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The high-tech Italian Sly Yachts brand is now available in Australia through Vicsail and we got to test the first model to arrive Down Under.

The Sly 43 sailing yacht makes an ideal performance cruiser that should be very handy around the twilight cans. Kitted with some race gear it could be right up with the competition, and the cockpit and saloon layouts make it a brilliant entertainer as well.




Sly Yachts has been in business since only 2005 and combines the skills of a team of specialist designers and builders put together by successful businessman Sandro Franchini. Strong financial backing saw the company glide through the GFC, and while orders dropped dramatically, new-model planning continued and all seems set for plain sailing from here onwards.




Vicsail’s Brendan Hunt chose the 43 for Sly Yachts’ introduction Down Under and the first boat to arrive was the actual 2013 Genoa Boat Show vessel, complete with stunning paintwork and co-ordinated teak decking.

Replacing a Yacht of the Year can be a tricky business, so Sly Yachts sought the services of Nauta Design to develop the interior of the 2013 Sly 43 model. The most obvious difference is the saloon layout, where the 43 has a multi-adjustable dinette table and seating arrangement that offers more flexibility than the 42’s.

Nauta Design’s interior is built by Tecnoform, which also provides Bertram, Pershing and Ferretti with fittings and furniture.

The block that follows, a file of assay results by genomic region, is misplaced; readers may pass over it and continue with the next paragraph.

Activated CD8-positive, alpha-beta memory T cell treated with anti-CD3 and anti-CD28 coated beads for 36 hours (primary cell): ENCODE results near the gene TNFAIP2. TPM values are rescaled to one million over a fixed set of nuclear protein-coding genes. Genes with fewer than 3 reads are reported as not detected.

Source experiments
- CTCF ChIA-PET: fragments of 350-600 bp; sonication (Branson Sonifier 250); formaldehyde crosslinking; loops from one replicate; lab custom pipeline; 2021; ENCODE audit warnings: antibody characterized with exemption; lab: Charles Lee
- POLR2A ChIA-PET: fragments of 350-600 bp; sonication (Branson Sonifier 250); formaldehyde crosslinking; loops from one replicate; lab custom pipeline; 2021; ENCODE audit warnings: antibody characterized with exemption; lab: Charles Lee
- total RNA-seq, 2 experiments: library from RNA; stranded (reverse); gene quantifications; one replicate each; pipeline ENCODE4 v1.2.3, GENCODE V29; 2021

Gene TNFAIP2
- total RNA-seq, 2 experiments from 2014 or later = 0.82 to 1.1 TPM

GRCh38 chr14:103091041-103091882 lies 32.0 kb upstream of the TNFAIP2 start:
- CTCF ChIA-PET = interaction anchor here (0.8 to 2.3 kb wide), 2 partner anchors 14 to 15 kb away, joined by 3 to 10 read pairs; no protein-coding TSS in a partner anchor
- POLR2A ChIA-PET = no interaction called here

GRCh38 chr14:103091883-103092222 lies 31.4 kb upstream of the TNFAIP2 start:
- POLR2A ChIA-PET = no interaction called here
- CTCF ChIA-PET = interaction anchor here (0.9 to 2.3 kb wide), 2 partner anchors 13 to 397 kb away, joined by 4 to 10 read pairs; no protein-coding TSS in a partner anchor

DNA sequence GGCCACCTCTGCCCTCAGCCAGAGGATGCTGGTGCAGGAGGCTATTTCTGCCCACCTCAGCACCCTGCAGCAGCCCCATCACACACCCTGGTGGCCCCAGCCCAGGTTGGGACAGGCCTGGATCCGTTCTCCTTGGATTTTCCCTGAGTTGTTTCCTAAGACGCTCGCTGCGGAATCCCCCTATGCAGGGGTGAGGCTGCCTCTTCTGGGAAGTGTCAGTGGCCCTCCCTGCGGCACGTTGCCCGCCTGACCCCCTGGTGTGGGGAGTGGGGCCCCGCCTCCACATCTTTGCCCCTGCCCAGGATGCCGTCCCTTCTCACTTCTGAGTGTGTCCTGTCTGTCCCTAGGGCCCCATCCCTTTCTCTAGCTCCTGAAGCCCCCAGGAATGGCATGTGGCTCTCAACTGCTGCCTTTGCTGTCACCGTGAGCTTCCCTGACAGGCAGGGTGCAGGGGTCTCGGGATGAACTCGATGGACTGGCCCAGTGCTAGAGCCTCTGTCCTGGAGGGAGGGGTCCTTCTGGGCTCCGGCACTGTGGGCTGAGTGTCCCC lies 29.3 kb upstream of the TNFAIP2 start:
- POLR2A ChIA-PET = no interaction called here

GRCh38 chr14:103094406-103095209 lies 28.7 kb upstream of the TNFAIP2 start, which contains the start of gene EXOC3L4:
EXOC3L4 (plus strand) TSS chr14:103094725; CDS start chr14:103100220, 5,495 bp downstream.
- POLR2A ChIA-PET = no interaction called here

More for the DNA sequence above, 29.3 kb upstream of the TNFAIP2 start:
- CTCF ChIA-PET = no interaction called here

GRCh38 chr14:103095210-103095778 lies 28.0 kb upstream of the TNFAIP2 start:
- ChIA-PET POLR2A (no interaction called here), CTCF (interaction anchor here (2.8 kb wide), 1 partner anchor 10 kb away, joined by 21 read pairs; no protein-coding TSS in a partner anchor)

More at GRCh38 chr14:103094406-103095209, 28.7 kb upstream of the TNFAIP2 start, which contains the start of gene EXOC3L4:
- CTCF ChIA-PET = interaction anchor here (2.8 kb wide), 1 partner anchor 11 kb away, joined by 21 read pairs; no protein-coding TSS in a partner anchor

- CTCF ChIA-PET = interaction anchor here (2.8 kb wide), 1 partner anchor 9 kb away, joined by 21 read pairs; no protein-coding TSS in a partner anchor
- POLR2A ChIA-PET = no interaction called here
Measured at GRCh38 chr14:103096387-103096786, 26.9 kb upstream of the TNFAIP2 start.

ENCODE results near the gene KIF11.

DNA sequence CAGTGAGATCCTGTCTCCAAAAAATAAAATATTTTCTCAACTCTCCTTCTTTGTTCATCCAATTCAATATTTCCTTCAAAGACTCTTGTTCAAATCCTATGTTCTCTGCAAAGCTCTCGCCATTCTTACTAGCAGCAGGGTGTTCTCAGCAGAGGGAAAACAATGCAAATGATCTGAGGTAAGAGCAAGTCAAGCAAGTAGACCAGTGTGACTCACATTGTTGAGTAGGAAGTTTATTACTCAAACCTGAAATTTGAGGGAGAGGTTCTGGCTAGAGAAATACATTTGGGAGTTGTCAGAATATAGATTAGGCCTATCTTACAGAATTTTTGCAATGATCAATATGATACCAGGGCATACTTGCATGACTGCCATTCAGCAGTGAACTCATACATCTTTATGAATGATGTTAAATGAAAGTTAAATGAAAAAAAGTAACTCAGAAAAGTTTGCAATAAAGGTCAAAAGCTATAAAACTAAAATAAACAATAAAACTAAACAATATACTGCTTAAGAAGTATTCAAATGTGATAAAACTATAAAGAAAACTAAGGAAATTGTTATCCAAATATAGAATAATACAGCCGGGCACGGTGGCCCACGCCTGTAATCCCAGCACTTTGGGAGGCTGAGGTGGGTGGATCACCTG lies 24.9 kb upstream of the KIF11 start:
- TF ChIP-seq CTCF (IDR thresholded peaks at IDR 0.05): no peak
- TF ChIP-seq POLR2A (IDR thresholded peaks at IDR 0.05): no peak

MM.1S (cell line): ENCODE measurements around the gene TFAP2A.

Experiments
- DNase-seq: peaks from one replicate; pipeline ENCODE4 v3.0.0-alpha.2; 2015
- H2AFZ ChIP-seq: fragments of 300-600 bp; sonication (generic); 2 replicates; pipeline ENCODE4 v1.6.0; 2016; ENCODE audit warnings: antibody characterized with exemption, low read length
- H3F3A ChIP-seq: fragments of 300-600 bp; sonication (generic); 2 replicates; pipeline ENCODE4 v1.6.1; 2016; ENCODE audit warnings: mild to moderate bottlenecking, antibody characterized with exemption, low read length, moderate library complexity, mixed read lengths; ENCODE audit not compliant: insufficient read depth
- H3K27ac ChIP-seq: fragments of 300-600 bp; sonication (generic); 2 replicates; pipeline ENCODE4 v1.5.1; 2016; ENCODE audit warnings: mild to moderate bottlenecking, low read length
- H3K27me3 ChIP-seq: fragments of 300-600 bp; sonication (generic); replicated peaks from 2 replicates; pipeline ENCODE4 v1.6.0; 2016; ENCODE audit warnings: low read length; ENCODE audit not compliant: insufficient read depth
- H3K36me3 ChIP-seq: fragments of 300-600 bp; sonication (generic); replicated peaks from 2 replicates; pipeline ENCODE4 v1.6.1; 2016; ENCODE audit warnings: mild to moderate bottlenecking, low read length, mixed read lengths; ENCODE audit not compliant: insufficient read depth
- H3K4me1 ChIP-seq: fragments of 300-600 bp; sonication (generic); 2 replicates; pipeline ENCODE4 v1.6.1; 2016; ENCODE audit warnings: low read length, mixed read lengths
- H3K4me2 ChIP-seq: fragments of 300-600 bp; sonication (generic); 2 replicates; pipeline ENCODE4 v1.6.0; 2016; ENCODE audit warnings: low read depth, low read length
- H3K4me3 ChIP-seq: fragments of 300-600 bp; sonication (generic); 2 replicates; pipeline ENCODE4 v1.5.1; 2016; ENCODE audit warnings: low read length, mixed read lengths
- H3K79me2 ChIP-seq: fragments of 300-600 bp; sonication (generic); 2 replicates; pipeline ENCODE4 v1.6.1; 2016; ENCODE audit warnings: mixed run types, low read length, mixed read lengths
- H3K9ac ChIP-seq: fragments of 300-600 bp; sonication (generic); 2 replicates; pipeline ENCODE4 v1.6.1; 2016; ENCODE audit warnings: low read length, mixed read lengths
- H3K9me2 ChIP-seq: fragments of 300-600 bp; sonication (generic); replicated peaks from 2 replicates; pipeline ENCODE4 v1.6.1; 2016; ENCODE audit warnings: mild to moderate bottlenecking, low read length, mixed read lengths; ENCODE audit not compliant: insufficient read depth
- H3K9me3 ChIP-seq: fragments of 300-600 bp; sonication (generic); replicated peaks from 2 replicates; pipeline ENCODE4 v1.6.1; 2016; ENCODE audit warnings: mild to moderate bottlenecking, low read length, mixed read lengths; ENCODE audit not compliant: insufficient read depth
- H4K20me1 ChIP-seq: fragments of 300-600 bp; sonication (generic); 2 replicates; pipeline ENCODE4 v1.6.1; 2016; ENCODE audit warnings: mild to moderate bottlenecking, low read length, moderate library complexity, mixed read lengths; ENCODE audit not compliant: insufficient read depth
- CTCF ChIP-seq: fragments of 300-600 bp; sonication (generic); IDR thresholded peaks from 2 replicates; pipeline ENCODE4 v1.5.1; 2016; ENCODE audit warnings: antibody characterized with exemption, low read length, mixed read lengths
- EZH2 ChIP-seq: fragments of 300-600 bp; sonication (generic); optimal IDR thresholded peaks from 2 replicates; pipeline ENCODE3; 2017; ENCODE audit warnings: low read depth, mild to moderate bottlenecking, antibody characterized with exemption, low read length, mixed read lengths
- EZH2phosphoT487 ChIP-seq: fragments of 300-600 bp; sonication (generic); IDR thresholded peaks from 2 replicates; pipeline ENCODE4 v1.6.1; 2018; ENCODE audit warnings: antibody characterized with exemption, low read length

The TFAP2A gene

Standard construction is in resin-infused, moulded PVC foam sandwich with multi-axial E-glass, and the bottom of the hull has bonded semi-structural composite floor members. Optional construction additions are carbon fibre reinforcing laterally and longitudinally, and epoxy-vinylester resin.

The hull-deck join is glued and fastened, and the deck and cockpit surfaces are faced with a quartz-powder anti-slip coating. A teak toerail is glued and screwed to the deck.




The race-option keel is high-tensile steel, fixed to the hull by stainless steel bolts and an interior backing plate. The bulb is cast antimony-alloy lead and contains inner caging in high-tensile steel, while the cruising keel is shallow draft and made from cast steel.

Rigging is conventional for a 9/10 sailplan, employing aluminium mast and boom, rod vang and a German mainsheet system. Four Harken or Antal cockpit winches control halyards and sheets.

The test boat was aimed at the performance cruising market, rather than IRC or IOR racing, so it had One Sail Pentex white sails, a fixed-blade prop, aluminium spars and no spinnaker pole and mast track. However, it did have race keel, rod rigging, hydraulic backstay and a carbon-fibre rudder stock.

Other options to race-orient the Sly 43 include carbon mast and boom, hydraulic vang, mast-display instruments, mast-step jack, spinnaker kit with carbon pole or telescopic carbon bowsprit and a folding propeller.